The US Federal Reserve has formally announced the beginning of its tapering of the massive bond buyback scheme it had launched to counter the global financial crisis and boost its economy.
The central bank said it would scale back its $85bn (£51.8bn, €61.8bn) a month bond buying programme by $10bn a month starting from January 2014.
Specifically, the bank would reduce its US Treasury purchases from $45bn to $40bn per month and mortgage-backed securities (MBS) purchase from $40bn to $35bn per month.
The Federal Open Market Committee (FOMC), the governing body of the US Fed, cited strong job growth in the economy as a reason for the decision. The announcement comes after the committee's two-day meeting in Washington DC.
"In light of the cumulative progress toward maximum employment and the improvement in the outlook for labour market conditions, the committee decided to modestly reduce the pace of its asset purchases," the Fed said in a statement.
The Fed's decision also indicates that it is more certain of an economic recovery going on in the country. It believes that the economy has strengthened enough so that it does not require much support.
Nevertheless, the central bank was certain that it wants to see a rise in inflation in order to withdraw the stimulus completely. It targets an inflation rate of 2% annually.
Consumer price index inflation stands at 1.2% and core inflation, excluding food and energy costs, stands at 1.7%, according to recent economic data.
"Inflation persistently below its 2% objective could pose risks to economic performance, and it is monitoring inflation developments carefully for evidence that inflation will move back toward its objective over the medium term," the central bank said.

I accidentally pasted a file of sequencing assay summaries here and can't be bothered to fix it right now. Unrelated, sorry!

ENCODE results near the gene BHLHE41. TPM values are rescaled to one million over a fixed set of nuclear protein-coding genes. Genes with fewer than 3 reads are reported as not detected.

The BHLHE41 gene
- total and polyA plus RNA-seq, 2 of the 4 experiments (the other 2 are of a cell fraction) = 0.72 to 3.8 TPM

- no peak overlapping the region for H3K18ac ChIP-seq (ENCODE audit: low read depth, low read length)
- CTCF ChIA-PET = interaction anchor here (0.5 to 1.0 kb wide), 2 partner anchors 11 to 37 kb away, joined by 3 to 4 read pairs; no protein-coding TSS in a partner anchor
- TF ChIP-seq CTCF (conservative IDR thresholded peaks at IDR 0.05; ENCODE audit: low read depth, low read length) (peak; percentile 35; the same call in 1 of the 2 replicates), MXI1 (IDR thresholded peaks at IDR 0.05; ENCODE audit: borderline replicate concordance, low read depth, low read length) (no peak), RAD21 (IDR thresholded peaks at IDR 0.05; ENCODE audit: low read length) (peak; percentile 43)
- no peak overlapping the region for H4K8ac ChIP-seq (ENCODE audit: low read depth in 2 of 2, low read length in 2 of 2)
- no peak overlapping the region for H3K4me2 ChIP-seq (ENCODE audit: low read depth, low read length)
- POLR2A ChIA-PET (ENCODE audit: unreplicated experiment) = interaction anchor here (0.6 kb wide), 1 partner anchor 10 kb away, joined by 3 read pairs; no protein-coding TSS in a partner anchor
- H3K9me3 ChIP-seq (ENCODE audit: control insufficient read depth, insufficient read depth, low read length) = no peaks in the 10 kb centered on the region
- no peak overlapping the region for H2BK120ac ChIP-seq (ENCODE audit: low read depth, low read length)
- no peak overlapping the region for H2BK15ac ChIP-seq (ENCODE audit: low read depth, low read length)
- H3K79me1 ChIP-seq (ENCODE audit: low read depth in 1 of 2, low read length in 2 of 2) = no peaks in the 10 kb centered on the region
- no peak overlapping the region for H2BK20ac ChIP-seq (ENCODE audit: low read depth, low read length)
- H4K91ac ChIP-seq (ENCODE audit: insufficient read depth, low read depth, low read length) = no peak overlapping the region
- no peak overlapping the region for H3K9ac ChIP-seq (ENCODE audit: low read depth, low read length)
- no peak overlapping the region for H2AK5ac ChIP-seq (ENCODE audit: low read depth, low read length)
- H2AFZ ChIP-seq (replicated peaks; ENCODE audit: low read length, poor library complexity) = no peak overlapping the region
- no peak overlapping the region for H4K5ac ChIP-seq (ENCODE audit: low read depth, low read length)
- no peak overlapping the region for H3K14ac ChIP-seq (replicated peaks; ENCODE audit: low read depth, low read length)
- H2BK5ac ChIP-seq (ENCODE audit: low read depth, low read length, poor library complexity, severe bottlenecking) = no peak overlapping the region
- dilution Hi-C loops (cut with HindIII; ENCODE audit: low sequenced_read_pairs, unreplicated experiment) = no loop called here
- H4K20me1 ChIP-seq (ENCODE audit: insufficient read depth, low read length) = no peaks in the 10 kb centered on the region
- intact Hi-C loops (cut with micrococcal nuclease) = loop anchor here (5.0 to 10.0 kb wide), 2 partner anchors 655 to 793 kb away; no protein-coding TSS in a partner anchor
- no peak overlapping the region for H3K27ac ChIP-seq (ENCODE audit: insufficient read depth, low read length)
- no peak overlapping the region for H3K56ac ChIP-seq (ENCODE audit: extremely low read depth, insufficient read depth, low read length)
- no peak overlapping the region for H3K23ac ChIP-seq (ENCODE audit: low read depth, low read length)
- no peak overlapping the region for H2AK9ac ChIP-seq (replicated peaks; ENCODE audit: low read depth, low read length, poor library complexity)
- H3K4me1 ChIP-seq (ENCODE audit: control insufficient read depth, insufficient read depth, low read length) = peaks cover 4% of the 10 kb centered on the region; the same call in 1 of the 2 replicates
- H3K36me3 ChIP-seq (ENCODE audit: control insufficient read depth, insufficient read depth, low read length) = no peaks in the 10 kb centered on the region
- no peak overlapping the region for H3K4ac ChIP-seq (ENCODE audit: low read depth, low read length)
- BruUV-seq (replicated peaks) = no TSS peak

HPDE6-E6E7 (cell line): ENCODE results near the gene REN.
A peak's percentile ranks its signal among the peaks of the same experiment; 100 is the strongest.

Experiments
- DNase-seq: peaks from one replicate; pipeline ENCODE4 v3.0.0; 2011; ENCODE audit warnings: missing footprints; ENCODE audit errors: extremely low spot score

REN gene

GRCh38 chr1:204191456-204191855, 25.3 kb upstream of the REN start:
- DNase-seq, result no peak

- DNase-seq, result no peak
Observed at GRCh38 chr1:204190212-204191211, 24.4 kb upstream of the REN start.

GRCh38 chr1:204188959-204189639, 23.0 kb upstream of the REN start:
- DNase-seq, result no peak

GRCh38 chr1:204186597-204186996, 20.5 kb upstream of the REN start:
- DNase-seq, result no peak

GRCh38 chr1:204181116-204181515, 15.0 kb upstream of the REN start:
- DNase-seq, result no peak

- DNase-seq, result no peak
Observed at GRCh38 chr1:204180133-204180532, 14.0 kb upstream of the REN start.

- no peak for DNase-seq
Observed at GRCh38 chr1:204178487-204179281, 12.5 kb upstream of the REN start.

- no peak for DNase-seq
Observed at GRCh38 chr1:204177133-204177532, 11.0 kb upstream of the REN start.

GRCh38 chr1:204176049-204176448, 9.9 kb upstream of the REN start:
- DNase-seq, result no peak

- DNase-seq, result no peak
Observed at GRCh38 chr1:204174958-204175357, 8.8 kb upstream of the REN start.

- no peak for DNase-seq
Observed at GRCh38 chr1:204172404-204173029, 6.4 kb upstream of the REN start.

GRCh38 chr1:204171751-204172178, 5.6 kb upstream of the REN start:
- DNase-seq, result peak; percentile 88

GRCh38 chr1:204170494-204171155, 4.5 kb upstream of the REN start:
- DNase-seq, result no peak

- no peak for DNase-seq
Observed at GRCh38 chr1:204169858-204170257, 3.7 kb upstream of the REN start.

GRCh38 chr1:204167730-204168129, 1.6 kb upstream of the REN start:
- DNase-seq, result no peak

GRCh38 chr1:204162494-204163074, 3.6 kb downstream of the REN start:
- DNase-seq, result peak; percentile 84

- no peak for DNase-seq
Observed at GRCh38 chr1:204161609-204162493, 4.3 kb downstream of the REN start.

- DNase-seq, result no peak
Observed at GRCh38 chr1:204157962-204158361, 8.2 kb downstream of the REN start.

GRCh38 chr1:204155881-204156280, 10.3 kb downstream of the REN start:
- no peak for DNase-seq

Better Job Growth and Further Reductions
The Fed also expects better employment growth in the coming years than previously anticipated. It noted that the jobless rate would fall to 6.3% in 2014 from the current level of 7%.
"With appropriate policy accommodation, economic growth will pick up from its recent pace and the unemployment rate will gradually decline toward levels the Committee judges consistent with its dual mandate," the Fed added.
That would result in further reductions in the Fed's stimulus measures in the coming years.
"If incoming data broadly support the committee's support for employment we will likely reduce the pace of committee's purchases in further steps at future meetings," outgoing Fed Chairman Ben Bernanke said at a press conference to discuss the Fed's announcement.
Bernanke is slated to step down on 31 January, 2014 and the current vice-chair Janet Yellen, will take over from him.
"I have always consulted closely with Janet, even well before she was named by the President and I consulted closely with her on these decisions as well. And she fully supports what we did today," Bernanke added.